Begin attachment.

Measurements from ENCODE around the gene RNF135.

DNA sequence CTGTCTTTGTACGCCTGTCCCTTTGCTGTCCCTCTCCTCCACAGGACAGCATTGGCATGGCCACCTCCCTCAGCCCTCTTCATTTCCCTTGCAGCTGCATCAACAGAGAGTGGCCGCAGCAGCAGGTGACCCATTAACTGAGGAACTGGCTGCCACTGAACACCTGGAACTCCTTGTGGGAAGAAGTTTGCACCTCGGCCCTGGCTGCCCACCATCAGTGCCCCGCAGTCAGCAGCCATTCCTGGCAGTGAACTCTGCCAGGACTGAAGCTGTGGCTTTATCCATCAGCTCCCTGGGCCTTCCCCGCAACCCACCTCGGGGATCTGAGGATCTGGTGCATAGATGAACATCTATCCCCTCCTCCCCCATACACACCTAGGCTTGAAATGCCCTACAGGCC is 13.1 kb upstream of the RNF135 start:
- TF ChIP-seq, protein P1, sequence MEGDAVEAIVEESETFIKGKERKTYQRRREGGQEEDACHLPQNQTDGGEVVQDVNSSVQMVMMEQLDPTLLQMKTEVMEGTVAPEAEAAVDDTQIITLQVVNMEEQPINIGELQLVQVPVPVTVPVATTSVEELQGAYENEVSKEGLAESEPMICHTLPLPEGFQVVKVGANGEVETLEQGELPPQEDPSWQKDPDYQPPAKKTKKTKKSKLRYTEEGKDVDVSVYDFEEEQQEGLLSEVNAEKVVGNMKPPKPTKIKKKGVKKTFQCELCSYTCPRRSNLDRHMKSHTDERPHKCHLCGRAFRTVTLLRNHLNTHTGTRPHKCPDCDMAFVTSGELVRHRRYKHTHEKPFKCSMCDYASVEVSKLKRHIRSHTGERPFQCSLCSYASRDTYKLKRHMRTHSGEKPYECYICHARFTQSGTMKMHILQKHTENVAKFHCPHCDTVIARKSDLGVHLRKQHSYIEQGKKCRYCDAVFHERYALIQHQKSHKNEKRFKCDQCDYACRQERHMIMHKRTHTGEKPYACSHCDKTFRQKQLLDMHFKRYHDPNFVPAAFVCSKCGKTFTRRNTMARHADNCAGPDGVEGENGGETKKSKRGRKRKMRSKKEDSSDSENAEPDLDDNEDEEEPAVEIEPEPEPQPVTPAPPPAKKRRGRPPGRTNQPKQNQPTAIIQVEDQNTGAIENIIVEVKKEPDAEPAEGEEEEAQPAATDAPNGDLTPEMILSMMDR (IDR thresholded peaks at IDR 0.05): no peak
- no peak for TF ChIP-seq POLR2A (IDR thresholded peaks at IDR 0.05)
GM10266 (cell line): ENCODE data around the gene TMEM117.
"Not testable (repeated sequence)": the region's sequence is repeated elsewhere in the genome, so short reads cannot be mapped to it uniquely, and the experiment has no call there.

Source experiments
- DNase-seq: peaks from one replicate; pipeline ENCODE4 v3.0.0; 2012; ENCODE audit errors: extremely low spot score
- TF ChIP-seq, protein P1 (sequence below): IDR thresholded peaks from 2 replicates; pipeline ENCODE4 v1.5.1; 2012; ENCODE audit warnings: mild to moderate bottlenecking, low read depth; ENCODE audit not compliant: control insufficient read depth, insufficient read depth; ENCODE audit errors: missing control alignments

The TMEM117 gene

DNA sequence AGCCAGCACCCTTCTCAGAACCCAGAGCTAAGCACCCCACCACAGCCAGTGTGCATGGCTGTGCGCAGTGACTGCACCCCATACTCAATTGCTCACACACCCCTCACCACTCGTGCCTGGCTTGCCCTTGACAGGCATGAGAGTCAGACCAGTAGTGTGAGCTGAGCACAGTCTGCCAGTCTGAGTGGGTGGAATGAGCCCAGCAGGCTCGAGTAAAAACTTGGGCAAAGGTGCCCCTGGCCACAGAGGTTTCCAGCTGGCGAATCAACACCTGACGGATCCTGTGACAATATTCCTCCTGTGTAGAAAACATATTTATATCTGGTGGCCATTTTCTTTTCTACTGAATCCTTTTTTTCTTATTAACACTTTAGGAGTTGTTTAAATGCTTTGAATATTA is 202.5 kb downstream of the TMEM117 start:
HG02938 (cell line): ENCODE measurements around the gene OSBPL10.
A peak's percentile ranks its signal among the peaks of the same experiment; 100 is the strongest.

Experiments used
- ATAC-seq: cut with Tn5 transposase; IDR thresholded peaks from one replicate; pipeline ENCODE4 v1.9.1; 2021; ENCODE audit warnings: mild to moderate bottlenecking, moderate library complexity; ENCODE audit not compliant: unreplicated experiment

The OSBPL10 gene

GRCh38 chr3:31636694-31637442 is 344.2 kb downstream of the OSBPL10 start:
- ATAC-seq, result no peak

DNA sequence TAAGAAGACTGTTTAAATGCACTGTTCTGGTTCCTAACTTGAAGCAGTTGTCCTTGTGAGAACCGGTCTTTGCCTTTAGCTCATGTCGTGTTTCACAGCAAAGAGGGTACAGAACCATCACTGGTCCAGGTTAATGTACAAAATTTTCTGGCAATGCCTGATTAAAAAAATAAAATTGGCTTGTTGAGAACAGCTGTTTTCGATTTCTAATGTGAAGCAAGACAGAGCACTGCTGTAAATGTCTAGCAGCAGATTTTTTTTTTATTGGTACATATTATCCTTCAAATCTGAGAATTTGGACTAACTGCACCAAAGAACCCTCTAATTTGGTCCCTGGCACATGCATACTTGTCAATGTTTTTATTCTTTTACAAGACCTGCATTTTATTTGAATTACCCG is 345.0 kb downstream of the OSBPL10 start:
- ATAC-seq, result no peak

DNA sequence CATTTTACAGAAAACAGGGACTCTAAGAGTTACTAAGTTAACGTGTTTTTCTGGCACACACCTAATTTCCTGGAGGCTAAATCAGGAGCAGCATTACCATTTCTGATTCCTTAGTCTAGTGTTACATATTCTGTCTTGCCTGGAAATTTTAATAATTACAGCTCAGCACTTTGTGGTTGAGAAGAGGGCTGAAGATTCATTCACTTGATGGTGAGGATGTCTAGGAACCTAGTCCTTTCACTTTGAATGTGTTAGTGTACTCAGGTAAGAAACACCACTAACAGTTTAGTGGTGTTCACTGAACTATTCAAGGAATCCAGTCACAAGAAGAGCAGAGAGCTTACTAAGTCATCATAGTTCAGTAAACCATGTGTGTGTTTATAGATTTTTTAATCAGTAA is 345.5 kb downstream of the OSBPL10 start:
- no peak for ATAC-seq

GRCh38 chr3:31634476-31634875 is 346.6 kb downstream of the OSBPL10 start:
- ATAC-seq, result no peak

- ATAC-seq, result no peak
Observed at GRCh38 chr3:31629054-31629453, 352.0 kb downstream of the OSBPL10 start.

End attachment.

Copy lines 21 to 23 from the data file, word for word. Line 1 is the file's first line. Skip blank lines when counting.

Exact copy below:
DNA sequence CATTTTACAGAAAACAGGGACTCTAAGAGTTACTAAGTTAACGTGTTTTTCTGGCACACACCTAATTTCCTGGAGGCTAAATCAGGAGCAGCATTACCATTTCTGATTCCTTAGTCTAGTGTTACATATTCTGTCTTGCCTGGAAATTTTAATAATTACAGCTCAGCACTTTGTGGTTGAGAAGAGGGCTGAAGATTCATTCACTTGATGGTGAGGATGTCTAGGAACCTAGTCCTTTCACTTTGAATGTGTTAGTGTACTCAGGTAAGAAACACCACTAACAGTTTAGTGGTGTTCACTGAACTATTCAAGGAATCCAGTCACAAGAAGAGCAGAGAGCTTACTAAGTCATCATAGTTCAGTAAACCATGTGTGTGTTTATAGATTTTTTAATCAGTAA is 345.5 kb downstream of the OSBPL10 start:
- no peak for ATAC-seq

GRCh38 chr3:31634476-31634875 is 346.6 kb downstream of the OSBPL10 start: